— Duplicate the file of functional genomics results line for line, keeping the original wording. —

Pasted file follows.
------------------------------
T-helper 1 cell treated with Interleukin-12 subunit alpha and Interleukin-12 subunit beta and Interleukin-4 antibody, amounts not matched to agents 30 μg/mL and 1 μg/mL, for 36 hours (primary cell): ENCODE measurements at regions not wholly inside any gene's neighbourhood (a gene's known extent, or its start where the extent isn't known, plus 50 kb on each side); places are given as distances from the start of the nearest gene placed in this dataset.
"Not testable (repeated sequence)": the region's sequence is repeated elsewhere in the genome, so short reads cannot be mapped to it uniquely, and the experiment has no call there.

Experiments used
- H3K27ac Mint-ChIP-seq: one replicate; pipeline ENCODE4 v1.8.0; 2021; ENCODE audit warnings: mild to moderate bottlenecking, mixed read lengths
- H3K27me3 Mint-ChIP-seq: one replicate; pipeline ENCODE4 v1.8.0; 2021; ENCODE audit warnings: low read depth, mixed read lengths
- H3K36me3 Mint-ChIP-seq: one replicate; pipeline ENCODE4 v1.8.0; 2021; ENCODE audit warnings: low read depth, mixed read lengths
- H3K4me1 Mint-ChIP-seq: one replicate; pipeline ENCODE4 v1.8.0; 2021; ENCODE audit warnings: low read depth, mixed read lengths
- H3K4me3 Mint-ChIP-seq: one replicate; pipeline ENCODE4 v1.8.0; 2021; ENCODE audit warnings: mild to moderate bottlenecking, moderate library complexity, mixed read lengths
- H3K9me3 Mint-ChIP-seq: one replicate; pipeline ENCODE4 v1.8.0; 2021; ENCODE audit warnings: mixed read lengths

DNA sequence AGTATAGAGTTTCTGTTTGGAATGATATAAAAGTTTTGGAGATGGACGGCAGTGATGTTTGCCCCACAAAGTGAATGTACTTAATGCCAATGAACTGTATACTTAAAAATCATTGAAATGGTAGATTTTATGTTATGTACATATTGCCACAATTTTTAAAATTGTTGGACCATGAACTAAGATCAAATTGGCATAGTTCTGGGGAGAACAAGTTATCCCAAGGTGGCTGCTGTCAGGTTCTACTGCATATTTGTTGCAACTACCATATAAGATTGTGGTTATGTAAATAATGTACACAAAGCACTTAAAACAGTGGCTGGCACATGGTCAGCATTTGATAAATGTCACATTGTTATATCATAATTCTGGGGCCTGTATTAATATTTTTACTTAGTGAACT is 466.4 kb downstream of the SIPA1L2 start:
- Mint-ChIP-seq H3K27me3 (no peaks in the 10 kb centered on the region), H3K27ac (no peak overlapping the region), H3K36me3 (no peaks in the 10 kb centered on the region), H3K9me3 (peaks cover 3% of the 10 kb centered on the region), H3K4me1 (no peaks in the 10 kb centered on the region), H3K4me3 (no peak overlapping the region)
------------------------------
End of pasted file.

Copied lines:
T-helper 1 cell treated with Interleukin-12 subunit alpha and Interleukin-12 subunit beta and Interleukin-4 antibody, amounts not matched to agents 30 μg/mL and 1 μg/mL, for 36 hours (primary cell): ENCODE measurements at regions not wholly inside any gene's neighbourhood (a gene's known extent, or its start where the extent isn't known, plus 50 kb on each side); places are given as distances from the start of the nearest gene placed in this dataset.
"Not testable (repeated sequence)": the region's sequence is repeated elsewhere in the genome, so short reads cannot be mapped to it uniquely, and the experiment has no call there.

Experiments used
- H3K27ac Mint-ChIP-seq: one replicate; pipeline ENCODE4 v1.8.0; 2021; ENCODE audit warnings: mild to moderate bottlenecking, mixed read lengths
- H3K27me3 Mint-ChIP-seq: one replicate; pipeline ENCODE4 v1.8.0; 2021; ENCODE audit warnings: low read depth, mixed read lengths
- H3K36me3 Mint-ChIP-seq: one replicate; pipeline ENCODE4 v1.8.0; 2021; ENCODE audit warnings: low read depth, mixed read lengths
- H3K4me1 Mint-ChIP-seq: one replicate; pipeline ENCODE4 v1.8.0; 2021; ENCODE audit warnings: low read depth, mixed read lengths
- H3K4me3 Mint-ChIP-seq: one replicate; pipeline ENCODE4 v1.8.0; 2021; ENCODE audit warnings: mild to moderate bottlenecking, moderate library complexity, mixed read lengths
- H3K9me3 Mint-ChIP-seq: one replicate; pipeline ENCODE4 v1.8.0; 2021; ENCODE audit warnings: mixed read lengths

DNA sequence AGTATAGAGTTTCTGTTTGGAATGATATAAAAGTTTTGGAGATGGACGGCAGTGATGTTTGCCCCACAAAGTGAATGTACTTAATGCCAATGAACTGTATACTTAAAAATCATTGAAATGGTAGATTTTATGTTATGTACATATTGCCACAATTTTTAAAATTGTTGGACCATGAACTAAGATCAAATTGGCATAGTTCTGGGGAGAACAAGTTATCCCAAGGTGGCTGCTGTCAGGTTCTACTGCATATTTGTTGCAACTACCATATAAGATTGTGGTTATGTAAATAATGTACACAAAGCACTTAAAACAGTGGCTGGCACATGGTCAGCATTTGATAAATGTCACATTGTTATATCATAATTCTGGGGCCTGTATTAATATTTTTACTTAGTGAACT is 466.4 kb downstream of the SIPA1L2 start:
- Mint-ChIP-seq H3K27me3 (no peaks in the 10 kb centered on the region), H3K27ac (no peak overlapping the region), H3K36me3 (no peaks in the 10 kb centered on the region), H3K9me3 (peaks cover 3% of the 10 kb centered on the region), H3K4me1 (no peaks in the 10 kb centered on the region), H3K4me3 (no peak overlapping the region)